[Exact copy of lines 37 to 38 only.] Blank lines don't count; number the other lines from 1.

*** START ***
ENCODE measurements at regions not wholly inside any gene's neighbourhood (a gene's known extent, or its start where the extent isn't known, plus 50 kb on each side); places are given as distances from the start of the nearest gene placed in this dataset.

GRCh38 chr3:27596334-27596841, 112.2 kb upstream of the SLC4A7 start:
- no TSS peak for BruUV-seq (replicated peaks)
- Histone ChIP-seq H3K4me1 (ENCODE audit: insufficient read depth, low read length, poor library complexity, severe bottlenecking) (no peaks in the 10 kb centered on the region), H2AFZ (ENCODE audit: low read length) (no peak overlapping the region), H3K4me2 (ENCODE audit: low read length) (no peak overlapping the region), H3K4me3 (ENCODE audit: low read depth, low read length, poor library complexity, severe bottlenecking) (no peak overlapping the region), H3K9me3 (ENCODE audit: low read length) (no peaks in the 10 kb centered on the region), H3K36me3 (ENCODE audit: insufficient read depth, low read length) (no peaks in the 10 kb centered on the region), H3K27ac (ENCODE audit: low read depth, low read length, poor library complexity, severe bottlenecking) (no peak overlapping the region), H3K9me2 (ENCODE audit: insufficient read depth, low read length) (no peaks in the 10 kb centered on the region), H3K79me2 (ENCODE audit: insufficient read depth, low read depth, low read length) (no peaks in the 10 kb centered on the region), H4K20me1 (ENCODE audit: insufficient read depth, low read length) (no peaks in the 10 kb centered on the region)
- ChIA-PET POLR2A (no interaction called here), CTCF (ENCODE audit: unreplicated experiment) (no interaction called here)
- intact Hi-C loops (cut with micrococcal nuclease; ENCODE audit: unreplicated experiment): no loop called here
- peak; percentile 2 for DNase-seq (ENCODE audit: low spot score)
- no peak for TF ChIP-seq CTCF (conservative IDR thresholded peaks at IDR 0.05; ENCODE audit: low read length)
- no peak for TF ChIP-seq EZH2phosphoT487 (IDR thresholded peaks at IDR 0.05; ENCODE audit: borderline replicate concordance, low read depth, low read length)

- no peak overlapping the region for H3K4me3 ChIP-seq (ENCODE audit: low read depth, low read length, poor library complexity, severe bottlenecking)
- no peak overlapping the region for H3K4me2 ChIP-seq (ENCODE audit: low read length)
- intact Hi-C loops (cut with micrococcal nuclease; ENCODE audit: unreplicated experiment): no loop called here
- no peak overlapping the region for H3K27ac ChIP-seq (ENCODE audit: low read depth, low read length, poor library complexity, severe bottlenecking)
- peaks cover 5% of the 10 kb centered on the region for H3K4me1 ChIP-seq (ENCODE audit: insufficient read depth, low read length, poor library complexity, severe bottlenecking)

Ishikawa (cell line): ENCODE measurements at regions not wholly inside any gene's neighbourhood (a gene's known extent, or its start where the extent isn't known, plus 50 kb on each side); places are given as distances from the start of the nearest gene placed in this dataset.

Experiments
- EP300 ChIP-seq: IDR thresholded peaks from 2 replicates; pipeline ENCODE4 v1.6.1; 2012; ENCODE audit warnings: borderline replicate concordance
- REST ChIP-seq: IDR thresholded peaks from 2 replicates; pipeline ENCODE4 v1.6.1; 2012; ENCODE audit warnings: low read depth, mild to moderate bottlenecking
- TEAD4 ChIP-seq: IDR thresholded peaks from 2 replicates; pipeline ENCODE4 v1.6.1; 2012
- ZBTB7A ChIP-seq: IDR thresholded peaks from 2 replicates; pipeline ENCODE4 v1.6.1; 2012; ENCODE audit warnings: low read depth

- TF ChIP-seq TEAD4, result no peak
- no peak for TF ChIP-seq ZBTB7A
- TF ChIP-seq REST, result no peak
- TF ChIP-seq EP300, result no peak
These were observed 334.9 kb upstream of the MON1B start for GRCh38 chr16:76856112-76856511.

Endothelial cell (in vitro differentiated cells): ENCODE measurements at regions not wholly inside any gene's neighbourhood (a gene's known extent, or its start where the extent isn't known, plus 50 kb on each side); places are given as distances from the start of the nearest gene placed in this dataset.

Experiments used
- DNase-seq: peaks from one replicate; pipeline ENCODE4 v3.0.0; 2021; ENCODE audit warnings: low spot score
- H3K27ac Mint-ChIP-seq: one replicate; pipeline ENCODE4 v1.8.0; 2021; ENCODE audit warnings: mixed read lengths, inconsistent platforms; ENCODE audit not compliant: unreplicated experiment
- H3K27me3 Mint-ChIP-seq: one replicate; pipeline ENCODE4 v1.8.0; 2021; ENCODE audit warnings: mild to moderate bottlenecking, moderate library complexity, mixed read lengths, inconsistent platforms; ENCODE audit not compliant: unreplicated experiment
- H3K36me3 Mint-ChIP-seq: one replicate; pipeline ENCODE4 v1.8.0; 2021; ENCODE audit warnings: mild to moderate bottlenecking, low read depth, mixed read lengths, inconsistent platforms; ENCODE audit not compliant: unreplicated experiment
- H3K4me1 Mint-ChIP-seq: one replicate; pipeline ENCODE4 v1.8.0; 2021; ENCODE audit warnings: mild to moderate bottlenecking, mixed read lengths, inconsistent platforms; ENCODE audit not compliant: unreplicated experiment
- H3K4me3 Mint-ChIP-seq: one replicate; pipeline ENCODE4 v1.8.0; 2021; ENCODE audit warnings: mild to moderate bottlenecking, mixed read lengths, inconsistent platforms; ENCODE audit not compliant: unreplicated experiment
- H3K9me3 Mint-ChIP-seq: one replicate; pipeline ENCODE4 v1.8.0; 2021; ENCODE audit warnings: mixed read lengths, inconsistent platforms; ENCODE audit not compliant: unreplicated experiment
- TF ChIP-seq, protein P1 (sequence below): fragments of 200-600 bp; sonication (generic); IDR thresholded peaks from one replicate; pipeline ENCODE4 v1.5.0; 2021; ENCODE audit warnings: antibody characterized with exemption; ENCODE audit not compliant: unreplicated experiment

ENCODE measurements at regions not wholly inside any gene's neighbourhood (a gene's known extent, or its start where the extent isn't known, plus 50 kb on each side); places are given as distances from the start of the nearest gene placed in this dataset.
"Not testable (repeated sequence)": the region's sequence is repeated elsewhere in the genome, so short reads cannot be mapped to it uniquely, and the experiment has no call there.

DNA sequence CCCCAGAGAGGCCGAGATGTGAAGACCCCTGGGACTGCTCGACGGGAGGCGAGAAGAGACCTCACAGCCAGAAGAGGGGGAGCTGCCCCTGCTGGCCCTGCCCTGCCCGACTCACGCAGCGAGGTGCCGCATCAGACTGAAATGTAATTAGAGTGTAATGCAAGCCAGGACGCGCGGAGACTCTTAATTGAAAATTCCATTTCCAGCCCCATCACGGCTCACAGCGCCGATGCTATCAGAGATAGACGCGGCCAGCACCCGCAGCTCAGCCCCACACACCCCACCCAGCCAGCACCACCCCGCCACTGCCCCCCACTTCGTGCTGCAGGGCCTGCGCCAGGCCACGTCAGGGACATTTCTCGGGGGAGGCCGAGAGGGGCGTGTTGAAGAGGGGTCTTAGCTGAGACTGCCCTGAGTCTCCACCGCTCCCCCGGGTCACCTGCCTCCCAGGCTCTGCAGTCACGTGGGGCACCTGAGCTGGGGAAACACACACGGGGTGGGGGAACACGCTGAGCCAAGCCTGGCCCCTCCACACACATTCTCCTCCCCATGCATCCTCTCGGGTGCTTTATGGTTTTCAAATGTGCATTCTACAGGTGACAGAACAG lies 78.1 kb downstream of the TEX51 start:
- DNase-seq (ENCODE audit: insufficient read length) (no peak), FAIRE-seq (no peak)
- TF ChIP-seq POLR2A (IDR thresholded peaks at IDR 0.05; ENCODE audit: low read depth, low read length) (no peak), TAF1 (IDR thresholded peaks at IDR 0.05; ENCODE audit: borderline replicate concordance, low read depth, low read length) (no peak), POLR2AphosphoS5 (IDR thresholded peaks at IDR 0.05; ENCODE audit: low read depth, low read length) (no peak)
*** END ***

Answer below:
"Not testable (repeated sequence)": the region's sequence is repeated elsewhere in the genome, so short reads cannot be mapped to it uniquely, and the experiment has no call there.

DNA sequence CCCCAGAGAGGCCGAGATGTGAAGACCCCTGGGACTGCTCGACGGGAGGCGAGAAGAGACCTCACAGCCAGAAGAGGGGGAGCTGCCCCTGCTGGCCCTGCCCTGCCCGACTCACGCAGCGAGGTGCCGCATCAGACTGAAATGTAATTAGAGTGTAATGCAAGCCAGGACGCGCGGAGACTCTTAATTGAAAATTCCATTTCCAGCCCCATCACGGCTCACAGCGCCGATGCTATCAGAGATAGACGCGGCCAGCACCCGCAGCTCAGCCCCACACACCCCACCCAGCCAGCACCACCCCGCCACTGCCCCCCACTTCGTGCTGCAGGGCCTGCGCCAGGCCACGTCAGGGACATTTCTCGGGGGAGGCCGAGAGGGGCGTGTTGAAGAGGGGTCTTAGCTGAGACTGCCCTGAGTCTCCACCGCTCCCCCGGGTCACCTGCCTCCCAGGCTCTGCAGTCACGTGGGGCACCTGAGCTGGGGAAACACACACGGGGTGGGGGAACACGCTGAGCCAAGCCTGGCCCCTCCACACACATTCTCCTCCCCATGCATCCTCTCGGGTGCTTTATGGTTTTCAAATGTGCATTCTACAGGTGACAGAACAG lies 78.1 kb downstream of the TEX51 start: